The corporate regulator’s end to its ‘why not litigate’ regime to be more targeted and proportionate in its range of enforcement power is a welcome development, according to a law firm.
An analysis by Hall and Wilcox Lawyers partner, Jacob Uljans, said the new approach would allow the Australian Securities and Investments Commission (ASIC) to continue to take appropriate action in response to egregious and harmful misconduct, while allowing for more balance in responding to technical or inadvertent contraventions where the entity concerned had promptly remediated any persons impacted.
“We also expect this will assist in facilitating productive engagement during investigations between the corporate and financial services regulator and those entities it regulates,” he said.
Last week, ASIC published its corporate plan which said it would continue as an active litigator against misconduct but that litigation would be reserved for cases involving the most substantial harm to market integrity, investors and consumers.
“In addition to the fundamental change in enforcement approach, the new corporate plan provides further insight into ASIC’s areas of focus regarding regulatory investigations and enforcement,” Uljans said.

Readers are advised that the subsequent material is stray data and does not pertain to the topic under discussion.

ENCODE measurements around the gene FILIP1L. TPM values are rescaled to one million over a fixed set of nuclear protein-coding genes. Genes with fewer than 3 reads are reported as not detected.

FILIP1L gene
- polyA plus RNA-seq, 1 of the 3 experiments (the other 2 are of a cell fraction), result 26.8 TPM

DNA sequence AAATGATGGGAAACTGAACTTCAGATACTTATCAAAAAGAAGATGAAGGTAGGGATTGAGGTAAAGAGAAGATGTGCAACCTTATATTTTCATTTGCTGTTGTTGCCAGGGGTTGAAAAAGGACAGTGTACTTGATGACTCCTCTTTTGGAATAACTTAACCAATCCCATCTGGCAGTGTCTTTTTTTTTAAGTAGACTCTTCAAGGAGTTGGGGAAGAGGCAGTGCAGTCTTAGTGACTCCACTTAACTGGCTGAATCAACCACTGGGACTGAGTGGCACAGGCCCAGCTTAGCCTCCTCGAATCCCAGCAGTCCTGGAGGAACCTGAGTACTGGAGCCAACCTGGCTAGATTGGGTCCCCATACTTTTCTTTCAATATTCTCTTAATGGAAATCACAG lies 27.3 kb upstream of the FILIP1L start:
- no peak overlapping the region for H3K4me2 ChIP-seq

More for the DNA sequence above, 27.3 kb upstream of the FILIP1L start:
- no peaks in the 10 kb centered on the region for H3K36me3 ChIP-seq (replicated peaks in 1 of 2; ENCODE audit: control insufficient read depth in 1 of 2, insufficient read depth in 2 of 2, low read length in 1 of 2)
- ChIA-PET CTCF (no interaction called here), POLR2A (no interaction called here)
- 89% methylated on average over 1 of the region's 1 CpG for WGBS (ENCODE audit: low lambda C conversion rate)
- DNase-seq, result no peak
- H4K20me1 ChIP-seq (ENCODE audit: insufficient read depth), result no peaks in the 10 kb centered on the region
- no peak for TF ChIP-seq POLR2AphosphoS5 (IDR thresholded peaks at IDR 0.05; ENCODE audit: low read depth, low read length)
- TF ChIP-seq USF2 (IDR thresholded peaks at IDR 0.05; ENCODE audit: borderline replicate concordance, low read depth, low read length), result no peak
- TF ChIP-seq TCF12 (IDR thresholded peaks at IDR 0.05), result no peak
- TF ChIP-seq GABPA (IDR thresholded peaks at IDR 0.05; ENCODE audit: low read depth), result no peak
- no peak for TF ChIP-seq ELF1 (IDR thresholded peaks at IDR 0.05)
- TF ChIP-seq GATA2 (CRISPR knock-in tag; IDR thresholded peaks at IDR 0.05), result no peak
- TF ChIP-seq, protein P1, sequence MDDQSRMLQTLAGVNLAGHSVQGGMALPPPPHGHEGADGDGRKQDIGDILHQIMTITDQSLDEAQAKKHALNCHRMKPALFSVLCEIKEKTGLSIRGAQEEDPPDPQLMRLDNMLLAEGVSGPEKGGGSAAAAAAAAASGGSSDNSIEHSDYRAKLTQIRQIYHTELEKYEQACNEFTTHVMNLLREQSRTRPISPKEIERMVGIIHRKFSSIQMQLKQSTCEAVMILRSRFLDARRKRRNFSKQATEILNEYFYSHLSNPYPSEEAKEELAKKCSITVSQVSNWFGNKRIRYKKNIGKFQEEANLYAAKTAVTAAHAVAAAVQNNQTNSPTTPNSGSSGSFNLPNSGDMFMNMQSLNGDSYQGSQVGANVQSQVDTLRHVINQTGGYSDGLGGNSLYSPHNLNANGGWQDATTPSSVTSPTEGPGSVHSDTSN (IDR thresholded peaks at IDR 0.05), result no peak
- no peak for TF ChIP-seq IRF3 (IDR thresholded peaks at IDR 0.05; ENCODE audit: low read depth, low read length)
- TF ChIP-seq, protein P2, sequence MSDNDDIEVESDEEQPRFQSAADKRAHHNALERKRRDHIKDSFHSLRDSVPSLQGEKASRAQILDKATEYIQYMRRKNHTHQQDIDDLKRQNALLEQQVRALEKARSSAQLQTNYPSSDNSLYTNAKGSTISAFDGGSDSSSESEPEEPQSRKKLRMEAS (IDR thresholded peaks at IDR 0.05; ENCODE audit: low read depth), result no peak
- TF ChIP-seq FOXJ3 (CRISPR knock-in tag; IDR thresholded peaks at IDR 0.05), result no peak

“Of note for financial services businesses is ASIC’s new focus on marketing and disclosure by investment managers, with ASIC intending to proactively review product disclosure statements issued by entities with a history of poor disclosure, and on pricing misconduct in the general insurance sector, including miscalculation of premiums.
“Superannuation fund trustees will also be potentially exposed to regulatory action for non-compliance with mandatory fund underperformance notifications related to the Your Future, Your Super reforms.
“Products that exploit consumers by offering little or no benefit, poor debt collection practices and misconduct regarding product intervention orders are also areas of focus for ASIC from an enforcement perspective.”